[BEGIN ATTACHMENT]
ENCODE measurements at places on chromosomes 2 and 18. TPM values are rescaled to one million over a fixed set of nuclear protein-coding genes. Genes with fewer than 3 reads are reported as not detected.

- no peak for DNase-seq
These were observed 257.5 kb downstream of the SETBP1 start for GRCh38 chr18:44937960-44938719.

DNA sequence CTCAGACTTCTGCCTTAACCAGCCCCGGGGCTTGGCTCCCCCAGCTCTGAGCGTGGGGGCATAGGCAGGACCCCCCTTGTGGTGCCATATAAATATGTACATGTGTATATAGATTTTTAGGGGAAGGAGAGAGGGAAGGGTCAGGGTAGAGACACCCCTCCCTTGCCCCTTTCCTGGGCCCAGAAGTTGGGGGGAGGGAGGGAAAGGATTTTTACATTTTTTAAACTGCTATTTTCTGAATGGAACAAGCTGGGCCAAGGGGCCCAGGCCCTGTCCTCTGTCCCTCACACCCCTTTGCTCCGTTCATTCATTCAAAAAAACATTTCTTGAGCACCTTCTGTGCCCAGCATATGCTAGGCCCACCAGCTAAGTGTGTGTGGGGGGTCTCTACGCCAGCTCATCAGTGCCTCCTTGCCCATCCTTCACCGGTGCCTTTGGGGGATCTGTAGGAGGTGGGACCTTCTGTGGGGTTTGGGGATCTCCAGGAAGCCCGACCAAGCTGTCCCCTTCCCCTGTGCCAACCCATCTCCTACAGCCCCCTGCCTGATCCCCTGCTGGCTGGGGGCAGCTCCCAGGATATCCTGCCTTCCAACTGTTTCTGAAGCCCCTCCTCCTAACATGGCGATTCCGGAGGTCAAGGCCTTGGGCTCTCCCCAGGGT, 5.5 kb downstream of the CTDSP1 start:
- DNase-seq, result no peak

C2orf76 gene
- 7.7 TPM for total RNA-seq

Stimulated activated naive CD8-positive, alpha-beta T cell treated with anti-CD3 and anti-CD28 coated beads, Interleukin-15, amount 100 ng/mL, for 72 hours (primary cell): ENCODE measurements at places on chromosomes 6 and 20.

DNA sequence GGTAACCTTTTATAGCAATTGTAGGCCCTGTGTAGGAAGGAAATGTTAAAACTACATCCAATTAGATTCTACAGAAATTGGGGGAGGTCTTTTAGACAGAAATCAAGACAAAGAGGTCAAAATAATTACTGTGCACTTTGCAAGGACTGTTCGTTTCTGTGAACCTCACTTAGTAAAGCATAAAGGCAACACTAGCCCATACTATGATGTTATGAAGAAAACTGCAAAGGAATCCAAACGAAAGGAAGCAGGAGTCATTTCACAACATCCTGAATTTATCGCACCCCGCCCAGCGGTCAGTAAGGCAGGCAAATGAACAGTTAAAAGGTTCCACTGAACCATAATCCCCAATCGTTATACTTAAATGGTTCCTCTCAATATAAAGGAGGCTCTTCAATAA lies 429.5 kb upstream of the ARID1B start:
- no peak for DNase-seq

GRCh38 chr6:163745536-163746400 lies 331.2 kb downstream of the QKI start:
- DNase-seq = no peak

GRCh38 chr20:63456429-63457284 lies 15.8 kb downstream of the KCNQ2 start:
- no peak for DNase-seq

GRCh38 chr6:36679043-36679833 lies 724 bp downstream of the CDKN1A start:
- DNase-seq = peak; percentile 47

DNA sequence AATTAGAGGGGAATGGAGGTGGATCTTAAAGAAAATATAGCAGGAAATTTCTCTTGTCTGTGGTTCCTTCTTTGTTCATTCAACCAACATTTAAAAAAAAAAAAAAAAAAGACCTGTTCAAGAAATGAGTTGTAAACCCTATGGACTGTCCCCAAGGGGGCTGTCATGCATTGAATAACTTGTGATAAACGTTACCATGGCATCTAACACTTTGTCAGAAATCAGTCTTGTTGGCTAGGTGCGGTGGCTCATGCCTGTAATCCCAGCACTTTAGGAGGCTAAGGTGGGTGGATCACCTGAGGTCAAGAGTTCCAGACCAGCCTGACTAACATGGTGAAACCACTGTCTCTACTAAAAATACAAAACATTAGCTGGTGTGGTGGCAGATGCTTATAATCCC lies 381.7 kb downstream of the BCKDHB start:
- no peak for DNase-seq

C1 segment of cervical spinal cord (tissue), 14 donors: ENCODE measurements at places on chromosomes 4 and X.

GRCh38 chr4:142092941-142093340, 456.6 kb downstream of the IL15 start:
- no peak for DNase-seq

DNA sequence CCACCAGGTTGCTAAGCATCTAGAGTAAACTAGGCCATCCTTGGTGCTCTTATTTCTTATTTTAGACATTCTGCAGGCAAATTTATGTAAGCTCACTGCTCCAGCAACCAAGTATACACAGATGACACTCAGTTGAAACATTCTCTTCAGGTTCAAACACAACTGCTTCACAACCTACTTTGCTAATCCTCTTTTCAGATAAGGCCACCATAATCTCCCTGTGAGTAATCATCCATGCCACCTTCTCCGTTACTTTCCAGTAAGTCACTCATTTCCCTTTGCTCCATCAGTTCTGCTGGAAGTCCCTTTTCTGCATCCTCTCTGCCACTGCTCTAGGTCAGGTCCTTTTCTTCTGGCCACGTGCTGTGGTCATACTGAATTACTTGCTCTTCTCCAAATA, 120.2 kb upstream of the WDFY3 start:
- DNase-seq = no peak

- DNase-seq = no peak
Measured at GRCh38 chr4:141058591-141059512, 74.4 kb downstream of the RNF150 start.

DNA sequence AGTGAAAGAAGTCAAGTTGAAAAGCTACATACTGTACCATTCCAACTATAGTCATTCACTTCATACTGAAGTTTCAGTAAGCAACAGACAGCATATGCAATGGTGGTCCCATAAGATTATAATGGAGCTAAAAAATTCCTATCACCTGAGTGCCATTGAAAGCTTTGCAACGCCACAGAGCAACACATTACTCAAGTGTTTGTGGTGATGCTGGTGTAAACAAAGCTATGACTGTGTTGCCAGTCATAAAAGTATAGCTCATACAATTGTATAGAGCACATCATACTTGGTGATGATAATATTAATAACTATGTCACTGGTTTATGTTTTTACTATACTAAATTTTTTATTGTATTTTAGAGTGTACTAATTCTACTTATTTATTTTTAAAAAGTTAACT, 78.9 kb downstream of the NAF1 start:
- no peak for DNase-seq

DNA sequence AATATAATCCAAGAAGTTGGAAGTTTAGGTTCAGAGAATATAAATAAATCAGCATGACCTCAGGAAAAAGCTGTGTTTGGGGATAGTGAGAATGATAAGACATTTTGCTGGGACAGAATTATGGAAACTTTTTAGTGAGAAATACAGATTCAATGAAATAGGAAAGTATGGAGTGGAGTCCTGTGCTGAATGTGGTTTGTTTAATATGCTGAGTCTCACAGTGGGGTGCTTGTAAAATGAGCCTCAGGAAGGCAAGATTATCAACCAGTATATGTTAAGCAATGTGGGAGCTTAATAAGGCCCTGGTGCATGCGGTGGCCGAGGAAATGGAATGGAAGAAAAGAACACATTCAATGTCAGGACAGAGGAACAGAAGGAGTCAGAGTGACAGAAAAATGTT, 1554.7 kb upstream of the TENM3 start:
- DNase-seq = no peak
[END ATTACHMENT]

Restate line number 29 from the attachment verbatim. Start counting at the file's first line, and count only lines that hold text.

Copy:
- DNase-seq = no peak